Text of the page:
Chinese authorities testing 'emotion-recognition' technology on Muslim Uighurs: report

Chinese authorities testing 'emotion-recognition' technology on Muslim Uighurs: report
A software engineer who spoke to the BBC's Panorama programme described the AI software as 'similar to a lie detector but far more advanced'.
2 min read
26 May, 2021
A human rights advocate has described the allegations as 'shocking' [Anadolu Agency via Getty]

Chinese authorities in Xinjiang have tested emotion-recognition technology on Muslim Uighurs detainees, according to a BBC report.

The revelation comes following widespread reports of Chinese firms developing facial recognition technology allegedly used by the government to identify Uighurs and other Muslim minorities.

A software engineer who spoke to the BBC's Panorama programme, on a condition of anonymity, described installing the cameras at police stations in the northwest province.

"We placed the emotion detection camera 3 [metres] from the subject. It is similar to a lie detector but far more advanced technology."

Detainees were then held in chairs using metal restraints before the AI system set about tracking minute changes in facial expressions and skin pores, the source said.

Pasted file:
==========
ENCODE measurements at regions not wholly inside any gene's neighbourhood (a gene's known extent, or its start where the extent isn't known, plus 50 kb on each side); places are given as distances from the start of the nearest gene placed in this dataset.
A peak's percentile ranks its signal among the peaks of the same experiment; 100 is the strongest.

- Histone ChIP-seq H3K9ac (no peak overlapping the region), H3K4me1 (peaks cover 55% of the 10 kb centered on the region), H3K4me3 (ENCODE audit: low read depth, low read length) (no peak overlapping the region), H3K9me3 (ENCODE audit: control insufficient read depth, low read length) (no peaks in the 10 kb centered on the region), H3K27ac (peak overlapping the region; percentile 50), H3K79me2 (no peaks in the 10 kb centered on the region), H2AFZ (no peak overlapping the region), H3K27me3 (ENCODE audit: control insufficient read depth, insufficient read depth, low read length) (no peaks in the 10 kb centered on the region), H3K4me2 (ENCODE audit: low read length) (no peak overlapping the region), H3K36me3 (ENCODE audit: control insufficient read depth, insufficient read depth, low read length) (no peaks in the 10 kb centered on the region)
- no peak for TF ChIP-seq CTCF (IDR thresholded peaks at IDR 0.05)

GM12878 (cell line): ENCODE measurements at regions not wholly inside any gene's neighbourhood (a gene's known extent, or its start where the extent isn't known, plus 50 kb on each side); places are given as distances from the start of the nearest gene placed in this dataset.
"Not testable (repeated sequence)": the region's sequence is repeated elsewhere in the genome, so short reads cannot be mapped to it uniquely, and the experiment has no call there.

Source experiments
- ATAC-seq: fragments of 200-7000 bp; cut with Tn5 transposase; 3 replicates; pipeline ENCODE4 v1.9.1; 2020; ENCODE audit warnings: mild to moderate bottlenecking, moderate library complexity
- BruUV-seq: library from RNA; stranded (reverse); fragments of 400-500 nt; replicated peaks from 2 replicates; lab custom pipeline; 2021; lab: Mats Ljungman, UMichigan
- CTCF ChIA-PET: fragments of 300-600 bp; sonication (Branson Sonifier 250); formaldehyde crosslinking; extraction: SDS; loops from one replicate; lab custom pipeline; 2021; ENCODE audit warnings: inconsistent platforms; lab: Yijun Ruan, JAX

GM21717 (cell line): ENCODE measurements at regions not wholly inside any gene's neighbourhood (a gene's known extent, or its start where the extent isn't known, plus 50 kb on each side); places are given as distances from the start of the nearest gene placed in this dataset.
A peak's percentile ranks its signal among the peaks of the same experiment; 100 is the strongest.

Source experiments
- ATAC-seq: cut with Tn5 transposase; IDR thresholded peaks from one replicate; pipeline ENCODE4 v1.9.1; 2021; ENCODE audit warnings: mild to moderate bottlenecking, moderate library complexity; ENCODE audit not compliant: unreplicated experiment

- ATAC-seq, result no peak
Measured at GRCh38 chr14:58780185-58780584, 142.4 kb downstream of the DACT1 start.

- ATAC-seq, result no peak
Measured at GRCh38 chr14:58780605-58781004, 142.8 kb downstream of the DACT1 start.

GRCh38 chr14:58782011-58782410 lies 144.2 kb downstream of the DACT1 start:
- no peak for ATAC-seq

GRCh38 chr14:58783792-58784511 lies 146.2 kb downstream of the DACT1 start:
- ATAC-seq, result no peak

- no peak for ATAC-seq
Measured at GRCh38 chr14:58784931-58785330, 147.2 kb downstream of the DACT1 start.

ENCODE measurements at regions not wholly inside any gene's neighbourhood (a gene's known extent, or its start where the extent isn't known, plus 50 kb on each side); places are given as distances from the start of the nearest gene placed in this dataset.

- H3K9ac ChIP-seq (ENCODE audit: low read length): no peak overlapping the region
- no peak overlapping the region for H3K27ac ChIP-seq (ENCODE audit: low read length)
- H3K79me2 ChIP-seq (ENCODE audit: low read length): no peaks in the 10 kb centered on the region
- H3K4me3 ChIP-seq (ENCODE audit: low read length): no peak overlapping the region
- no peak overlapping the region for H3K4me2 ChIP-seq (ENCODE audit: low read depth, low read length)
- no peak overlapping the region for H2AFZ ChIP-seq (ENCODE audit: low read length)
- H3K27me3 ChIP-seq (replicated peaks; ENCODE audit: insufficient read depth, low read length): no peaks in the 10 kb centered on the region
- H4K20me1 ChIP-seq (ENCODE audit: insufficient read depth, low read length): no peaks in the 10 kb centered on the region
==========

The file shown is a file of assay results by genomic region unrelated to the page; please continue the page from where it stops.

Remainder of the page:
The data gathered generated a pie chart containing a segment indicating the detainee's relative degree of anxiety or nervousness, according to the software engineer.

He showed Panorama photographs of Uighur detainees who he claimed had been test subjects, and said that the software was intended for "pre-judgement without any credible evidence".

Sophie Richardson, China director of Human Rights Watch, said the allegations were "shocking".

"It's not just that people are being reduced to a pie chart, it's people who are in highly coercive circumstances, under enormous pressure, being understandable nervous and that's taken as an indication of guilt."

Around 1 million Uighurs and other Muslim minorities are held in detention camps in Xinjiang, according to rights groups and former detainees, who also accuse authorities of forcibly sterilising women and imposing forced labour.

Read more: The Uighur slaves of the supply chain: The story of Xinjiang's cotton industry

Beijing describes the camps as "re-education"centres designed to lure the Turkic ethnic groups away from the appeal of separatism and extremism. The US, UK and Canada have declared China's actions to be genocide.

Surveillance in Xinjiang has skyrocketed in recent years, with facial recognition and other technologies becoming the norm across the province.

Washington has already sanctioned Chinese tech firms - including Huawei - for their alleged role in developing the technologies.